These and other similar voyages did not follow the tedious route of the continental coasts, but struck boldly across the open waters. Monsoon trade winds were used, but what else did these ancient peoples know? In 239 BCE, Erosthenes had calculated the circumference of the world as being about 28,000 miles, an error of excess of only 13 percent. The degree of latitude, then, was mistakenly thought to be some 69 nautical miles instead of 60 miles, its true value. This error was not so great as to forbid successful ocean crossings with a predicted landing point. Longitude was calculated by dead reckoning, a method that continued until long after the time of Columbus. For lack of a magnetic compass, bearings could not be taken in cloudy weather, but the stars and the sun and moon provided data at all other times. The astronomical observations were set into an early type of astrolabe, which, combined with the cross staff for measuring the elevation of the midday sun or other celestial objects at the time of their meridional passage, yielded a direct reading of latitude. By 150 BCE, a mechanical computer had been added to the navigational equipment, which could now perform the operations of an astrolabe merely by cranking bronze gears and matching dials.27
The Phoenician ships were superior even to these Celtic ships. Fell relates how in the First Punic War (260-242 BCE), each Carthaginian ship of the line was a quinquireme. These ships were so large that five rowers to each oar were required because of the length of the oar to reach the sea. There were 50 or more oars. These rowers, with officers plus 120 marines, made a complement of 400 men. In this war, 334 Carthaginian ships were lost.
Sea trade was started by the Phoenicians at least as early as the twelfth century BCE, and likely many centuries earlier. By 900 BCE, they had established a wealthy and secure string of colonies in the Mediterranean ranging from Malta to the Iberian Peninsula. By 500 BCE, Carthage had obtained complete control of the western Mediterranean and destroyed the Greek strongholds in Spain. For the next few centuries up until the Punic Wars, when Carthage was destroyed by the emerging Roman Republic, these Carthaginians and, earlier, the Phoenicians prevented all vessels from sailing past the Straits of Gibraltar into the Atlantic Ocean.
Maps had to exist for these Phoenicians [sometimes Egyptian-hired] to traverse the globe. Stecchini’s geodesic studies and the cartographic evidence of Charles Hapgood prove that our oldest medieval maps are nothing but copies of copies whose lost originals go far back into antiquity. By modern means, they determined that the originals had been laid out by means of spherical geometry, just like our own modern maps. Paul Tesla’s work in this same area was later checked and approved without qualification by top U.S. military cartographers, which would seem to place its technical aspects beyond dispute.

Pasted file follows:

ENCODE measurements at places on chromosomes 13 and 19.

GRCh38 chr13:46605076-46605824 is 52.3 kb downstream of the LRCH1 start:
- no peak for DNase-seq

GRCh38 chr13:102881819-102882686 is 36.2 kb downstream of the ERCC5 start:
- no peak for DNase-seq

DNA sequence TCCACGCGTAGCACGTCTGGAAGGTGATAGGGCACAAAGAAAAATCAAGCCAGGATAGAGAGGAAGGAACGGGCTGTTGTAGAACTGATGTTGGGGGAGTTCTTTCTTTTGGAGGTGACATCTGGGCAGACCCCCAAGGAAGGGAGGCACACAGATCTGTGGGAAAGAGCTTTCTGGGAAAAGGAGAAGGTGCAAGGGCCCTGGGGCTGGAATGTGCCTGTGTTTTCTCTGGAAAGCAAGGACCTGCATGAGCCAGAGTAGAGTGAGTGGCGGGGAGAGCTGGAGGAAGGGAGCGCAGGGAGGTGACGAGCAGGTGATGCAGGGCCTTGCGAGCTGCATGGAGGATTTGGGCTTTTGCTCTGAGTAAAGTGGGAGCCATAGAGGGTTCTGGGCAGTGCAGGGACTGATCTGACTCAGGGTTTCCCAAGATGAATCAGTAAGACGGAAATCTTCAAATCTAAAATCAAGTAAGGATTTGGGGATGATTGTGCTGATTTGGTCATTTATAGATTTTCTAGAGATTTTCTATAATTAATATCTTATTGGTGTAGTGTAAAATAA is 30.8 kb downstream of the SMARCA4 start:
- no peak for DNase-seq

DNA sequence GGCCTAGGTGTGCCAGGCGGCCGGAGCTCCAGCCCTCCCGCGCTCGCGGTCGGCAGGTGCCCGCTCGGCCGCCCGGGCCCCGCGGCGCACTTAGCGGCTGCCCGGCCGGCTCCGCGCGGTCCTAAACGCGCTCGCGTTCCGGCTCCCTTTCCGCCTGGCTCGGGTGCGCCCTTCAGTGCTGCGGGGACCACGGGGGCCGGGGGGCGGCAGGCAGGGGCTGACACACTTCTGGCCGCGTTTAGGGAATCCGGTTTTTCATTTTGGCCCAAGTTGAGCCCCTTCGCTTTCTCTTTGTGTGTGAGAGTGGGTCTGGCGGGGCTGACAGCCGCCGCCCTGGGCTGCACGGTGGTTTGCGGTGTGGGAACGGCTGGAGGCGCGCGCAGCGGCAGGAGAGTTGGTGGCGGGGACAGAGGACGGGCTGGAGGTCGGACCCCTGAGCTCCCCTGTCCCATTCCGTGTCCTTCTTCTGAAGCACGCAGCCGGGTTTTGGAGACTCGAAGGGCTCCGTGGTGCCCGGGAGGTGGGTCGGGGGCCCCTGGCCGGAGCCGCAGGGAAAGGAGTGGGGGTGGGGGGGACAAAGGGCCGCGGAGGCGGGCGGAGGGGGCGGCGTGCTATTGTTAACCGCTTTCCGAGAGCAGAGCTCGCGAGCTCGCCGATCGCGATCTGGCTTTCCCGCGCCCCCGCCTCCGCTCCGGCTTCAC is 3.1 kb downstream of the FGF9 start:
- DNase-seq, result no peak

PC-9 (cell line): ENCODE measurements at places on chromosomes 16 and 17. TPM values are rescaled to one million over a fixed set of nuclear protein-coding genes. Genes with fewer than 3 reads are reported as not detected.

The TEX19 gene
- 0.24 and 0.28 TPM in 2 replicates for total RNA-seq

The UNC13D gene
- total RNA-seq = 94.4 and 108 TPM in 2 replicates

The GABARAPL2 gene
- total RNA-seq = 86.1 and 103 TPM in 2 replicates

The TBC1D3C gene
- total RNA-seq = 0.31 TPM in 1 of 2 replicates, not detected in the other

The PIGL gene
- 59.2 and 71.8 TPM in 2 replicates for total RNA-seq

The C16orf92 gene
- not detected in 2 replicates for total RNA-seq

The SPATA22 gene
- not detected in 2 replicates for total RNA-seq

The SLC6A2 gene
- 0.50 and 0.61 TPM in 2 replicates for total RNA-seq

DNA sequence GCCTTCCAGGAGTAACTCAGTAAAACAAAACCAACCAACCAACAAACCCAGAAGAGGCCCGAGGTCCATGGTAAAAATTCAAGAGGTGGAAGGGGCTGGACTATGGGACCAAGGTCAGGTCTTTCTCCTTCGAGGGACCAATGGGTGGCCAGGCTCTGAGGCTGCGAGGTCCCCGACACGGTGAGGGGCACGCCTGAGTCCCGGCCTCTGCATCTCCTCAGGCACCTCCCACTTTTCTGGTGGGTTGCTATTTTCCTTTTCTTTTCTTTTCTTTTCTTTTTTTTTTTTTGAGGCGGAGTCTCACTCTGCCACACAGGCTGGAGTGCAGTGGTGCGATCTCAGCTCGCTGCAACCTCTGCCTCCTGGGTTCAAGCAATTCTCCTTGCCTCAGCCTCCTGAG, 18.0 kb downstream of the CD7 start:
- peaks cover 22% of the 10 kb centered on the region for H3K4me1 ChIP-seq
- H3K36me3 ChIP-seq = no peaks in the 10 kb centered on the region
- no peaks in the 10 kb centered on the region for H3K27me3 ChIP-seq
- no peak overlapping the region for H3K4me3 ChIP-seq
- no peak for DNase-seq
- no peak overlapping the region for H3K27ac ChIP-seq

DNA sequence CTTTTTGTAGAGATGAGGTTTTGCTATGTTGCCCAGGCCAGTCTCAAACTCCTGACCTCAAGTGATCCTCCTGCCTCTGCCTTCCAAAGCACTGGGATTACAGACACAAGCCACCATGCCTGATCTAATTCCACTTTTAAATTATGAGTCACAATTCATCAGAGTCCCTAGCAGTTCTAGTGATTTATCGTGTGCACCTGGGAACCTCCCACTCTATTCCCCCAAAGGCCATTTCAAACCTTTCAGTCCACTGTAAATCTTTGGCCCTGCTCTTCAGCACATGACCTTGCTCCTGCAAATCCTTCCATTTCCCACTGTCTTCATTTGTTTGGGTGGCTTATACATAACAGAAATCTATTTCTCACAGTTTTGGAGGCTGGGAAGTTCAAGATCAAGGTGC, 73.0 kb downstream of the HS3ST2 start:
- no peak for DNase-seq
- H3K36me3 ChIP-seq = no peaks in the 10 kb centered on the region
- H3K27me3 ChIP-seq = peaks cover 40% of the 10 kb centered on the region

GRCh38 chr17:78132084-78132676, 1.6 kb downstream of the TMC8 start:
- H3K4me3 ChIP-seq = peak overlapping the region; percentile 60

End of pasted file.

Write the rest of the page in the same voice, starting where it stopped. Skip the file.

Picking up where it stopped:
Checking further on this, researcher Paul Tesla found that the celebrated Piri Reis map has a strange feature. It shows Antarctica in unglaciated condition, a geological event that could have concluded as much as six thousand years ago. The geodesic center of this map is Cyene, Egypt, Cyene being also the marker for other maps. Piri Reis traced his map back to Alexander the Great, thus, by inference, to the scholars of Alexandria (this according to his own notations on the map). Theoretically, even these early Egyptian map makers could have been using much older materials they had preserved, simply modifying them to suit their new geographical circumstances.30
These Phoenician-Israelite-Carthaginian ships planted colonies in the Americas and, quoting Diodorus of Sicily, "The Phoenicians planted many colonies throughout Libya and not a few as well in western parts of Europe." Fell pointed out that they also sailed into the Pacific Ocean and planted colonies, and/or assimilated with, and/or settled some of the Polynesian and Melanesian Islands. Today, some of these same peoples are still nautical powers, including the United States and England.
Steven Collins and Phoenicians
In his book, The "Lost" Ten Tribes of Israel…Found! (1995), Steven M. Collins makes some interesting points that correspond to, and corroborate, the present author’s views.
"Upon concluding his war with the Assyrians and their allies, King David’s Israel ruled (either directly or via its influence over vassal kings) the entire Mid-Eastern world from Egypt and Asia Minor to the region of the Tigris and Euphrates Rivers. 1 Chronicles 19:16-19 records that David’s vassal kings included Syrians (Aramaeans) who lived east of the Euphrates River. Since secular historians note that Assyria was invaded and subjugated by Aramaeans from the west during this time, either the Israelite role in this ‘Aramaean’ force was missed or the Aramaeans turned on the Assyrians and attacked them as vassals of King David."33
Note that the Arabians [Ismaelites, mostly, from Abraham and Hagar’s son and his Egyptian wife] were part of those defeated in the Israelite-Assyrian war. Israel’s hegemony then extended an unknown distance into the Arabian Peninsula. This was a large territory. However, this was only the beginning of Israel’s empire!
The accumulated evidence supports the conclusion that the Phoenicians started out as some of the Esau-ites and some of the Tribe of Dan. They were seafaring merchants who became quite well-known to all the Mediterranean countries and many countries worldwide. When Israel later migrated into the lands of northern Palestine, the Tribes of Zebulon, Asher, Naphtali, and Issachar contributed to their navies. Most of the Esau-ites were driven out or killed, in obedience to Joshua’s command to rid the land of the Canaanites, but some assimilation undoubtedly took place. Long before the Golden Age of David and Solomon, the Israelite part of the Phoenicians outnumbered the Esau-ites and was dominant.